Thursday, June 8, 2017

The underappreciated UK wave writers' works

By Alex Ness

This article is meant to give readers a hint what to buy if they are fans of the writers here.  Each of the works offered are good, but, in my opinion, never received the accolades deserved.  Sales are not the same as critical praise.  And critical praise is not the same as a work that is beloved.  I make no distinction here regarding how well or poorly the work sold, whether it was critically approved of, or anything.

WARREN ELLIS wrote Strange Kiss and more featuring a character named William Gravel.  He is SAS, a warrior, an investigator and more.  The tales are vulgar and brutal, but they perfectly depict the horrors he fights against.

Jobremus Bojeffries is a collection of tales from a family that isn't normal.  There's a werewolf, a vampire, and an incredibly old grandpa, nuclear baby.  This a fun work, perhaps slightly silly, but unlike most Alan Moore and quite charming.  If you do like Alan Moore's serious entries you might not like it, but if you like great writing, I think you will.

A woman is murdered but her essence lives on, in the memories of semi sentient plants.  She has become an avatar of the green, similar to Swamp Thing or Poison Ivy.  The art is beyond beautiful here, and the story is intriguing.  Why it isn't beloved, I'll never know.

Garth Ennis is a writer who is powerful when writing political, violent intrigue.  Here he reinterprets the Unknown Soldier as an ultra patriot who has had a hand in counter revolution, anti communist partisan attacks, and a role with CIA as an assassin.  The work is revisionist, and some people hate that, but as a straight forward story it was brilliant.

I was introduced to Dan Abnett's talents through Marvel UK's Knights of Pendragon.  Using superheroes and different kinds of humans, the story tells of a reunited King Arthur's round table.  And through myth and legend tells about protecting the Green.  I loved this book and am amazed to hear Dan Abnett fans say, never heard of it.

Paul Jenkins is famous for his work on Sentry, Inhumans, and Hellblazer.  He is rightly fan appreciated for that.  But while I loved Inhumans, his work on Mythos boiled down the various Marvel legendary characters, and retold their story with a great power, respect and simplicity that is missing today.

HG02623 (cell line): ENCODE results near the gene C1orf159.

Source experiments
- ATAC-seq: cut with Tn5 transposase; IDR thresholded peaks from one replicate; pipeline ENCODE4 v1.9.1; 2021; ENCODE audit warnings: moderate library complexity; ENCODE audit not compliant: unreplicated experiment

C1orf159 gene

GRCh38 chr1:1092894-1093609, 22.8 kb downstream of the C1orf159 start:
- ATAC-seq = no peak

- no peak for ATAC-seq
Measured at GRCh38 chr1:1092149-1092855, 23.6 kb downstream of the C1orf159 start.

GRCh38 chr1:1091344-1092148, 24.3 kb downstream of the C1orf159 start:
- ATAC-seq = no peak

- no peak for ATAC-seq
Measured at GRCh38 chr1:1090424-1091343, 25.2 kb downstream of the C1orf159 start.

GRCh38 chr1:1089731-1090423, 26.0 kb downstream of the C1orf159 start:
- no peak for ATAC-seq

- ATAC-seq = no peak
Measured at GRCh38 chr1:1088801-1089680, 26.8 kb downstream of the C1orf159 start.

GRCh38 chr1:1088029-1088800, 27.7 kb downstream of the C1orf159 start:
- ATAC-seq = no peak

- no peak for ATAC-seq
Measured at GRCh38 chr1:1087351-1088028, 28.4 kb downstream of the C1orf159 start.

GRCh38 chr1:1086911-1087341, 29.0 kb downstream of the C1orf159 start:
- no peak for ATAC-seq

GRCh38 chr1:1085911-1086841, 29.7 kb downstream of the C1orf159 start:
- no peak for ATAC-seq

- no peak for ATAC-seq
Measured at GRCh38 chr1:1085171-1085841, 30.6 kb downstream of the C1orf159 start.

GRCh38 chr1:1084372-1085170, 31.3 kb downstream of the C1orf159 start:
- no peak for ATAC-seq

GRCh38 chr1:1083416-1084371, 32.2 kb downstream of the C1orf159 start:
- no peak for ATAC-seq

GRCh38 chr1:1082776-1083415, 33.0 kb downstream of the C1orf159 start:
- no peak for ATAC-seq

As many who read my articles know, I love the work of Jamie Delano.  His runs on Hellblazer and Animal Man.  His recent work for Avatar, Rawbone and Narcopolis are filled with crisp dialogue and themes, along with deadly dark subject matter.  Narcopolis is an amazing consideration of how drugs have been offered to replace things like conscience, honor, thought and more.  It might be true to say, few comic book writers would have the gravitas to make such social commentary.

I love the work of Grant Morrison, and I really like the guy.  When I read his Kid Eternity story it didn't light a fire in me, nor, from what I saw,  most other readers.  But it has improved with each read, and I think it is because of the deft skills of layering meaning that he can accomplish.  Along with the artist on this book, Morrison takes a somewhat silly character and redefines him for modernity.

Mike Carey has written many comics, and as far as I am concerned, all of them good.  So this selection is a smaller work, and not so much under appreciated as unknown.  His story of the Werewolf By Night is perfectly beautiful, dangerous, and has a story rather than a vignette.

I liked it a helluva lot.

Pat Mills is responsible for Judge Dredd, ABC Warriors, Marshal Law, and my particular favorite, SLAINE.  Any of these choices is well worth your read.  But Pat Mills particular variety of story fits perfect with an offering from Marvel, PUNISHER 2099.  The future dystopia where this future version of the Punisher is as dark as Punisher is, and this work thrives upon the darkness.  It really is a good ride.  I recommend it.

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